“Food is not just fuel. Food is about family, food is about community, food is about identity. And we nourish all those things when we eat well.” — Michael Pollan
Our schedules have been turned upside down. Many of us get to spend more time at home with our families. While it can be annoying to all be together sometimes — like when your kids take up the bandwidth on the internet with their virtual classes — it’s a great opportunity to come together and build relationships. If you’re looking for meaningful things to do together, try cooking a meal together. Cooking might seem like a trivial task, but it can help teach your kids meaningful skills and allow you to connect as a family.
Let’s learn about more benefits of cooking together.
Benefits of Cooking Together
· As you work together as a family unit, you can help teach your kids about leadership, delegation, and teamwork. One person can be in charge of the meal and can ask for help with certain tasks — appropriate to each person’s age and skill level, of course. You can take turns so that everyone gets to be in charge and practice their leadership skills. Those who are asked to help can practice being good team players as they support the leader.
· Cooking also teaches problem solving skills. Say you don’t have an ingredient in the pantry. What do you do? Together, you can work through the problem and identify a solution. Maybe you can find a good substitute ingredient, or someone needs to make a quick trip to the store.
· Kids can also use cooking activities to practice their math or science skills. Measuring ingredients or doubling up a recipe can be great practice for younger kids to practice their fractions. Plus, cooking is a science, so you could learn more about what happens to certain foods when they are cooked. For example, why does bread rise?
· Meal planning is another task your family can do together. This activity can teach your kids planning and organization skills that can benefit them throughout their lives. Kids can see the importance of thinking ahead and being prepared.
· You can also use this time to provide education about food to your children. You can talk about the basic blocks of nutrition (See Nutrition 101 for a quick review). You can also discuss topics like the economy or sustainability.
· Cooking together can also help foster appreciation within the other members of your family. If you have a picky eater, they might benefit from seeing all of the work that goes into planning and preparing a meal. They might think twice before they ask you to prepare a completely different meal just for them.
· Cooking together can help you stay on track with your nutrition goals. If you are the only one in the family who is trying to eat healthily, it might be hard to stick to your goals when you see family members eating something different. As appropriate, you can get your family on board with your health goals too. This can help you avoid cooking separate dishes for them and yourself. It can also help your family members be aware of and hold you accountable for your goals.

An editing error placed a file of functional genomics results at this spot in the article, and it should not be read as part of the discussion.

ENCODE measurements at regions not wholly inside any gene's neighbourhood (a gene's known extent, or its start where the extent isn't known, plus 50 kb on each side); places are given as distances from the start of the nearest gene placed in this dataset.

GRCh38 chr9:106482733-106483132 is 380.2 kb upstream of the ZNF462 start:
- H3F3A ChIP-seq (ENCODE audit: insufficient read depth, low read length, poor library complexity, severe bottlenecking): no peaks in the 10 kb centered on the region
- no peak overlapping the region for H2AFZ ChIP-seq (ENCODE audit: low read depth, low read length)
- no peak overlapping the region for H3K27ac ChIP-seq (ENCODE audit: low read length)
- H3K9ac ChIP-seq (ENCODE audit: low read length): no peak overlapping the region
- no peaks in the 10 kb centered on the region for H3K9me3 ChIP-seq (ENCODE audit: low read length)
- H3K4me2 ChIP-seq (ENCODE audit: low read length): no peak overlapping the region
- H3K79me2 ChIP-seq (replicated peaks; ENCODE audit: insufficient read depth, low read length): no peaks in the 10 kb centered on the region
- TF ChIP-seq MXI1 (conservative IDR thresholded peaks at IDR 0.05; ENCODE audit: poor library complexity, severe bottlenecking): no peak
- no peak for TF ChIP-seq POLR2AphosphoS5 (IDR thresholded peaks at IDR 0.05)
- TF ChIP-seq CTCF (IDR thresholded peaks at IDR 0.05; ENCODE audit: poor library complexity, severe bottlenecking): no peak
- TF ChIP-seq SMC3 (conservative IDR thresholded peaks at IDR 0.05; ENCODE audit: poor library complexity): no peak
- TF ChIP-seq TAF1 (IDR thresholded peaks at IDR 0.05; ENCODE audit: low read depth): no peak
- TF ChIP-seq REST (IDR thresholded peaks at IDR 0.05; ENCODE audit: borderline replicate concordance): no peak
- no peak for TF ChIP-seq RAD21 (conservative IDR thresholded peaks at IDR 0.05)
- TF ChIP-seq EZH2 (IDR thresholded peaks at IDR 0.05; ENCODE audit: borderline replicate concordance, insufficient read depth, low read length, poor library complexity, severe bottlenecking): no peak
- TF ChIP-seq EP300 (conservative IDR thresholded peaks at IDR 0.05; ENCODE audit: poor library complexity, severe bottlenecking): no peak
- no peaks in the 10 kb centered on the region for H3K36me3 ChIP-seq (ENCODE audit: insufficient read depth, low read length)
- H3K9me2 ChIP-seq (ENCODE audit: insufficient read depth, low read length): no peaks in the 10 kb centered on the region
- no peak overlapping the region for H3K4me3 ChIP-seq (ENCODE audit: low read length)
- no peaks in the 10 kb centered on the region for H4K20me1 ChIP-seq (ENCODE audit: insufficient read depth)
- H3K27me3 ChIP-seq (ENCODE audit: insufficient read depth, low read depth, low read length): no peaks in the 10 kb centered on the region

How to Start Cooking Together
While it may be clear that cooking as a family is beneficial, it may be easier said than done. Sometimes, it’s just faster and easier to prepare a meal yourself. But there are small steps you can take to get the family involved.
1. Ask your kids what they want to eat this week. This can get the conversation started about meal planning. If they only give you a few ingredients, you can plug them into the Search by Ingredients tool to get recipe ideas.
2. Involve everyone in prep work. Food prep can be done in advance, so you won’t have to worry about rushing through the tasks. Ask your kids or your partner to help you slice vegetables or pick off leaves on fresh herbs to help you get ready to cook.
3. Have your family set the table. There are tasks outside of just cooking food that need to get done before you have a meal together. Ask your family to help with tidying the kitchen, clearing off the table, and setting out the plates and utensils.
4. Don’t forget about cleanup. Doing dishes and cleaning up the kitchen is another part of cooking. Ask family members to put away their plates and help with cleanup. You can also ask for someone to put away any leftovers, which sets a good example of diminishing food waste.
5. Go grocery shopping together. Kids can feel more involved in the cooking process when they can see where ingredients come from and if they can pick out a few things themselves too. Don’t forget to take your EatLove grocery list with you.
6. Taste food together. Everyone needs a reliable taste tester. After a meal is ready to go, ask for someone to taste the food and provide feedback on flavors and textures.
For more ideas on how you can involve your family in the kitchen, check out this guide from the US Department of Health & Human Services.
These are just some small ways that you can involve the family when cooking. If you have other ways to involve your loved ones in the process, we’d love to hear about them!
ASK YOURSELF THIS:
How can you involve your family members more? What is your attitude like when others try to help you in the kitchen? What food-related lessons would be valuable to your family?
When you’re cooking a meal this week, try to assign a role to each member of your family.
At EatLove, we understand the importance of the family unit when it comes to building healthy food habits. That’s why we ask every client to provide their household information so that our smart nutrition technology can generate enough food for the whole family. Plus, our extensive recipe base ensures that there is food that everyone will like.